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Olympics and Title IX & Still Many Females in Low-Wage Careers

12 Aug 2012 6:19 PM | Anonymous

By Joan Runnheim Olson

In the 2012 Olympics, 269 American women and 261 men are competing in London. This is the first time more women than men are competing. This year also marks the 40th anniversary of Title IX. In 1972, fewer than 30,000 females participated in sports and recreational programs at NCAA member institutions nationwide. Today that number has increased six-fold. At the high school level, participation by girls in athletics has increased ten-fold.  Title IX was passed by Congress in an effort to help women achieve a better economic future through education, and it prohibits discrimination on the basis of sex in any program or activity receiving federal financial assistance.

While we do have more female doctors, lawyers, and athletes, women still remain clustered in educational programs that prepare them for "pink collar" careers, i.e., low-wage careers in the helping or service fields. Nontraditional careers for women typically pay higher wages, oftentimes 20 to 30 percent or more than the traditional female careers. Why then don't more women consider a nontraditional career? One reason females don't consider a nontraditional career is because of the lack of female role models. Females need to see women who look like themselves doing work in a male-dominated field.  Below are strategies secondary and post-secondary educators, counselors, career center staff, and recruiters can use to increase enrollment in classes/programs that prepare females for nontraditional careers:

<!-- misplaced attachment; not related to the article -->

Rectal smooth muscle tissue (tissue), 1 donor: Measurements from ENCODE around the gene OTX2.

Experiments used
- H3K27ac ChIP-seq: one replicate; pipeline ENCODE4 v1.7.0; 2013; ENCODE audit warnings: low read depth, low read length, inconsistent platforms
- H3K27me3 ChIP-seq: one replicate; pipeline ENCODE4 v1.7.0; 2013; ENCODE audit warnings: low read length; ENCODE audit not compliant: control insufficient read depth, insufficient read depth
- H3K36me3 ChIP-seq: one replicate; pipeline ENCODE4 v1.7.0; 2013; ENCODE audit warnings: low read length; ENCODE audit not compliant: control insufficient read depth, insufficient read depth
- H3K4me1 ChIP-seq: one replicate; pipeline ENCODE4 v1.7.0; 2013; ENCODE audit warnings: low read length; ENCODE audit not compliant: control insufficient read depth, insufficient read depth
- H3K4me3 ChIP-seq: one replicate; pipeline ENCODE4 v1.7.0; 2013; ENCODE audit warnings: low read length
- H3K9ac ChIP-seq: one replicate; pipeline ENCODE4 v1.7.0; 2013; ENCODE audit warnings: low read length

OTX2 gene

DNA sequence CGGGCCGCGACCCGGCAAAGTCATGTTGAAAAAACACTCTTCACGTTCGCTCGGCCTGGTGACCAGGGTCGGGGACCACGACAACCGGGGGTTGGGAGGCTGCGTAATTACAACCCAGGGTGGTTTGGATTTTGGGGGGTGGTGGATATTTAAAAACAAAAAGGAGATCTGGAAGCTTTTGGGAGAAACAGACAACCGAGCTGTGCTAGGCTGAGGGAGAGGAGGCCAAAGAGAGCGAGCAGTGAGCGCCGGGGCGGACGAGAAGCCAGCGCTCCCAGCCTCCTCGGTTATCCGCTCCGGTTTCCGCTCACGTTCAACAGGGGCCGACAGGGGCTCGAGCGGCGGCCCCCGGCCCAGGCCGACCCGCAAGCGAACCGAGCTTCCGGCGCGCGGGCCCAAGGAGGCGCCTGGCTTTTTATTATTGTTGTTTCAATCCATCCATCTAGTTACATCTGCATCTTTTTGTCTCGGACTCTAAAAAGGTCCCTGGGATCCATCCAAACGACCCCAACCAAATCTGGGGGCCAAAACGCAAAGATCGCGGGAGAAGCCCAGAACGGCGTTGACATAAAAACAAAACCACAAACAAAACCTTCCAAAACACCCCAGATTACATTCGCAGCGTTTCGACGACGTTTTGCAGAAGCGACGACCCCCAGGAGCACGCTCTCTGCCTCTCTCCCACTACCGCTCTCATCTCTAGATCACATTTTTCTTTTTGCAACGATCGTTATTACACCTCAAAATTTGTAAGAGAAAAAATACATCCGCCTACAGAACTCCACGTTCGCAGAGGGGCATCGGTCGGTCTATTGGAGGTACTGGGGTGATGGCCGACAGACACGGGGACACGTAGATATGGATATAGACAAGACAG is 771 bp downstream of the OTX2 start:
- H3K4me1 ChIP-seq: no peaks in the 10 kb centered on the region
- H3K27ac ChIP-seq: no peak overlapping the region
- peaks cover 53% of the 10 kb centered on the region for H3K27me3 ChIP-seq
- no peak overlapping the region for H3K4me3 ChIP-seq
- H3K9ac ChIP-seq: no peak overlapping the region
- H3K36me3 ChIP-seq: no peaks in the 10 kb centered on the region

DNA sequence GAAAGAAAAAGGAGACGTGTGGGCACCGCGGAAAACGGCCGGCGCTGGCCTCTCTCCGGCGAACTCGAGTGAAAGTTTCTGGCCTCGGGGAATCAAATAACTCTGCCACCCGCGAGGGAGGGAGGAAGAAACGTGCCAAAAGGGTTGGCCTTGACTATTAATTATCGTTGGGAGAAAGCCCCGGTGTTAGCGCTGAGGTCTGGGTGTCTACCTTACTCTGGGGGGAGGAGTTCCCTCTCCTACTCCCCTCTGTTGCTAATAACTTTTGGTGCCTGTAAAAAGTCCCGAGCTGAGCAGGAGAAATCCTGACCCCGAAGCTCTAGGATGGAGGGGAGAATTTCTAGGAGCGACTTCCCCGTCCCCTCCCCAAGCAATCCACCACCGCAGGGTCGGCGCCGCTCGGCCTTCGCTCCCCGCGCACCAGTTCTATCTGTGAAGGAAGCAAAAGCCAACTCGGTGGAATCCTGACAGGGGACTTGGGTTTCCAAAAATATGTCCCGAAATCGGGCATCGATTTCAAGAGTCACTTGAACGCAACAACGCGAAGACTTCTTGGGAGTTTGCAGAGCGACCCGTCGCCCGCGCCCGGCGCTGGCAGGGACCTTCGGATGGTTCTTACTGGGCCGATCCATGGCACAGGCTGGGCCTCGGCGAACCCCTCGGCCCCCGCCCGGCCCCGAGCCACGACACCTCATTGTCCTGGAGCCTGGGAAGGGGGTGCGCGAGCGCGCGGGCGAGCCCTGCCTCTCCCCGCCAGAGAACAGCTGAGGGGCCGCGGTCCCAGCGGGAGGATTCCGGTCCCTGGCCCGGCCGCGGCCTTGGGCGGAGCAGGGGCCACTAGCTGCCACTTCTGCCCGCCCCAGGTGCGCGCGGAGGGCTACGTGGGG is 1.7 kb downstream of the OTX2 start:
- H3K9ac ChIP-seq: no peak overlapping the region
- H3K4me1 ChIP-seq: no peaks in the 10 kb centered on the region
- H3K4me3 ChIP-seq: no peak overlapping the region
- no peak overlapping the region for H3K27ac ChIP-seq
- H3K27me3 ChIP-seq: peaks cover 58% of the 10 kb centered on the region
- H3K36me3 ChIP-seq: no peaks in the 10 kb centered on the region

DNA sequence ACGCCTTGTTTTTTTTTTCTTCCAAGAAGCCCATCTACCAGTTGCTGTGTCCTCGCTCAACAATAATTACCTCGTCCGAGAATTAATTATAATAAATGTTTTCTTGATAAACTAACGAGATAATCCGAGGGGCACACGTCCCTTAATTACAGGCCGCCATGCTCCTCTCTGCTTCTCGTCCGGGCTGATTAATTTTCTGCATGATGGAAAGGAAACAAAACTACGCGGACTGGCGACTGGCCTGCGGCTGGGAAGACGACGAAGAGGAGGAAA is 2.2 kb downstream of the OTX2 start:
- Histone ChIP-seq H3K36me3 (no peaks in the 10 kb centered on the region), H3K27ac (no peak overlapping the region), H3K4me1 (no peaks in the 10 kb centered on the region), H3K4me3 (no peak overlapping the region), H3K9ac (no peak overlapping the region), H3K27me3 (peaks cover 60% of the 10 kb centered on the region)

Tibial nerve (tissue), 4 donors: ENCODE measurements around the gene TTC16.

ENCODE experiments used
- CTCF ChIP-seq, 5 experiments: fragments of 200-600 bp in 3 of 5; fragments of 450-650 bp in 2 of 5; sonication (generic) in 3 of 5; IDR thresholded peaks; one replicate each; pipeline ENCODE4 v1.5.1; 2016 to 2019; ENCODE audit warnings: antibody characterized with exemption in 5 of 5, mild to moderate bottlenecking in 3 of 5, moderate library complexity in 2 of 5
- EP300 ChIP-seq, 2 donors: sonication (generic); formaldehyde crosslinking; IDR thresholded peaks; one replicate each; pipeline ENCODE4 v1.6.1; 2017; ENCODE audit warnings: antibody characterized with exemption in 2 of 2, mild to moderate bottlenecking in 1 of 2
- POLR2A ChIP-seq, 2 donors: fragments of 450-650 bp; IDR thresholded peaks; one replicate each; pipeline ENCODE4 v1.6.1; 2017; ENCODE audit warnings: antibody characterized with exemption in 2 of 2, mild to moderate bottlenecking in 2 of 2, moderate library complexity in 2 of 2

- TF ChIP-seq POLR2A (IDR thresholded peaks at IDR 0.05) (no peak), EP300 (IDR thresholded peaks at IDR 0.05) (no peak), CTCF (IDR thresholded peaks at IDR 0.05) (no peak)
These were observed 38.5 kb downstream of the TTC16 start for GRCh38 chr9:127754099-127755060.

1) Invite females who work in nontraditional careers to speak at high school enrollment or at a career open house. Reach out to women who work as firefighters, welders, carpenters, architects, pilots, etc. Ask them to share what they like about their careers and what challenges they face.

2) Include photos of females working in nontraditional careers in promotional materials, e.g., brochures, flyers, banners, school newspaper articles.

3) Bring students to a local business that employs women in a nontraditional career so they can see first-hand women performing that type of work.

The above strategies are designed to help females become aware of all of their career options, not just the ones typically held by women. If you don't work in an educational institution, perhaps you are a parent or an aunt or uncle? Encourage your child or niece to explore a nontraditional career.

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